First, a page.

SIOUX CITY — Spending an idyllic spring afternoon tending to their new beehives almost takes away the sting of what happened to Justin and Tori Engelhardt a few days after Christmas last year.
The rural Sioux City couple, who own and operate Wild Hill Honey, went to go check on their hives after a snowfall; however, they immediately deduced something was wrong.
Despite being located in a heavily secluded and wooded area, the shed where the Engelhardt’s stored their beekeeping equipment had been broken into and its contents were on display in the fresh powder.
“We knew right then it was going to be bad,” Justin said. “We walked around to where the hives were and turned out every single one of them had been knocked over.”
SIOUX CITY — A couple who manufacture and sell honey are feeling the sting after their Sioux City operation was vandalized overnight, killing …
All 50 of the couples hives were destroyed, an act that killed 500,000 bees and caused $60,000 worth of damage. Authorities later arrested two male juveniles in connection with the crime.
The incident effectively put Wild Hill out of business.
“There was a couple of days where we didn’t know,” Tori said of Wild Hill's future. “It’s kind of an expensive hobby.”
Before the attack, Wild Hill sold jars of pure, raw and creamed varieties of honey and other honey byproducts at Pierce Street Coffee Works, Sioux City Gifts, Palmer’s Olde Tyme Candy Shoppe, trade shows and other spaces around the area.
The Engelhardts posted about the attack on the Wild Hill Facebook page not expecting to get much reaction from their then 200 or so followers; however, the exact opposite happened.
More and more people commented on or shared the post. Media companies across the globe, many of them citing the Journal, picked up the story and wrote articles about the senseless act.
“It was very overwhelming,” Justin said of the extra attention.
The Wild Hill Facebook has grown to more than 12,000 likes since the incident, and Tori joked about the pressure to make more substantial posts now that they have a larger and more global audience.
Besides bolstering their social media presence, the influx of supporters also saved their business.
During the heat of things, Todd LaCroix of Sioux City, a friend of the Engelhardts, started a GoFundMe me page that raised more than $30,000 in donations in just a few days before being deactivated, an amount that was more than enough to bring the operation back online.
“We wouldn’t be out here doing this right now if it wasn’t for the people of Siouxland,” Justin said.
“Well, and the country really” Tori added.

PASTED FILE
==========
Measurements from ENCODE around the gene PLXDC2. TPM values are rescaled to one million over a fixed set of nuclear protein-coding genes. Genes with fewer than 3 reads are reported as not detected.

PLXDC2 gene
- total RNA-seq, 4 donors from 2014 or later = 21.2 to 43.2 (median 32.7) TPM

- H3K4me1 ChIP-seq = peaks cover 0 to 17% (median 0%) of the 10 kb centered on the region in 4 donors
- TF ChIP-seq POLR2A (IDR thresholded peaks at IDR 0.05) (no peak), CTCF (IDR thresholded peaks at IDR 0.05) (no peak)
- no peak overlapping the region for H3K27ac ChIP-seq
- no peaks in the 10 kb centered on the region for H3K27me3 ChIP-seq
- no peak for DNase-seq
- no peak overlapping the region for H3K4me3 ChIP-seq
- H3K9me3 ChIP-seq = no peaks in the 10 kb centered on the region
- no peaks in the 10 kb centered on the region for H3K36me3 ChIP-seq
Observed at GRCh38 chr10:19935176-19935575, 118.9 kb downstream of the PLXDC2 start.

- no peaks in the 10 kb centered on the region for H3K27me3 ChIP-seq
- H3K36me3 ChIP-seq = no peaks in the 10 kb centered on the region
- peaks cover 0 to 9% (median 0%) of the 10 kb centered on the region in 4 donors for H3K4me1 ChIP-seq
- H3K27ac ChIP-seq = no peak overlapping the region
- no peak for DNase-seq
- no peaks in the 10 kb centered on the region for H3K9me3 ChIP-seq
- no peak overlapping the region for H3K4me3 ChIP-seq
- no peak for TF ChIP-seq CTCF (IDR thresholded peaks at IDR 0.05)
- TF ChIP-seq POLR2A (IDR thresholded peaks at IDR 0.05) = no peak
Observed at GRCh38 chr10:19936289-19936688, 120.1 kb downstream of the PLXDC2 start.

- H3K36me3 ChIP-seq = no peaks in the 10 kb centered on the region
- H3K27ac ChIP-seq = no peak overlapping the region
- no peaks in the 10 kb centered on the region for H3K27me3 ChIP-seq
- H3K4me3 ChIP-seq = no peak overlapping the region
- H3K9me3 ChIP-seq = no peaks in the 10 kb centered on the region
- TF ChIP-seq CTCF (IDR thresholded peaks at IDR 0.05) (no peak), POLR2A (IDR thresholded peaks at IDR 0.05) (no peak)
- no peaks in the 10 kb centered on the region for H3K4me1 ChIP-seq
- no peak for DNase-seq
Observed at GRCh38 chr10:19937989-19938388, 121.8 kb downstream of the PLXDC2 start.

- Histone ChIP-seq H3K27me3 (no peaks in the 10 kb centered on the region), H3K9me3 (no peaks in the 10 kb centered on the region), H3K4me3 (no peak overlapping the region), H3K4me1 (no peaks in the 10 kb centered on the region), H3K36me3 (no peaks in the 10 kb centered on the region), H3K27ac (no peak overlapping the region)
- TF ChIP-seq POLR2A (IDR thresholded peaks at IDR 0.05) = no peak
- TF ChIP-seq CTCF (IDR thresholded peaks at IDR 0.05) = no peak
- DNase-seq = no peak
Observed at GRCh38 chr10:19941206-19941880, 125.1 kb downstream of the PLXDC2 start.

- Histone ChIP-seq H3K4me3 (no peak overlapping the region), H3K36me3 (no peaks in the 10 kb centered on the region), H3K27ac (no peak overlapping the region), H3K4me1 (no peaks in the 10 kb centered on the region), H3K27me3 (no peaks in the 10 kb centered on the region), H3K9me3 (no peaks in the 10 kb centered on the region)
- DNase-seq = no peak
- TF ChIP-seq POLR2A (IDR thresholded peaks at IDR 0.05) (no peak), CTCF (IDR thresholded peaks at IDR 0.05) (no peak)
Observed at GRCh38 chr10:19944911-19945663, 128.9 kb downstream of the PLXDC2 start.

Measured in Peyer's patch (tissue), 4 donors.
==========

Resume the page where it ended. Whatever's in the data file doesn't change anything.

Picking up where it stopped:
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The couple used the funds to purchase new bees from dealers out of South Dakota and the Des Moines area and have doubled the size of their previous operation.
“We’ll have more hives this year than ever before, so hopefully we can keep up with it,” Tori said.
A good portion of the money also went to replacing the actual honeycomb needed for the new hives, something more expensive than the flying insects themselves. They also acquired new beekeeping equipment, although some of their old stuff looked salvageable after the attack.
“We probably erred on the side of caution … if anything looked like it was exposed to glass or had been trampled we threw it away,” Justin said. “We’re producing food with this, so we did err on the side of caution but it protects the product.”
In January, police arrested two boys, ages 12 and 13, in connection with the vandalism of the hives. The minors, who authorities have not identified, have been charged with three felonies — first-degree criminal mischief, agricultural animal facilities offenses and third-degree burglary, as well as misdemeanor possession of burglar's tools.
Even after the GoFundMe page ended, people from across the country sent messages of support to the Englehardts and some even mailed checks to go alongside their well wishes.
Justin theorized the purposelessness of the crime and the well-publicized struggles the honey bee population face are some of the reasons he thinks their story resonated with so many people. Tori half-jokingly noted their regular customers donated just to get more honey.
“They were really upset about not having any honey. A lot them were like, ‘Well, we wanted to help you out but it’s also selfish on our part.’” Tori said recounting some of the explanations.
Honey from Wild Hill is about as pure as it comes.
The Engelhardts don't use any chemical means to collect their honey and use as little heat as possible in the process because it diminishes the flavor, according to Justin.
Both are grateful for the incredible amount of support they received and Justin said the compassion that was shown to them has made him a better person.
The new bees arrived on May 7 and it’s easy to tell the Engelhardts were pleased to be back in the bee business. They estimate they’ll have honey and some additional products made from it for sale by July.
On a recent Monday afternoon, the couple spent time checking the hives at their relocated bee yard — they prefer not to disclose the location for obvious reasons — to see if the new queens had been accepted and so they could feed the creatures via a sugar-water mixture.
Despite the immense amount of manual labor it requires to raise bees, neither had any complaints that day.
“It’s nice to be with the bees,” Justin said.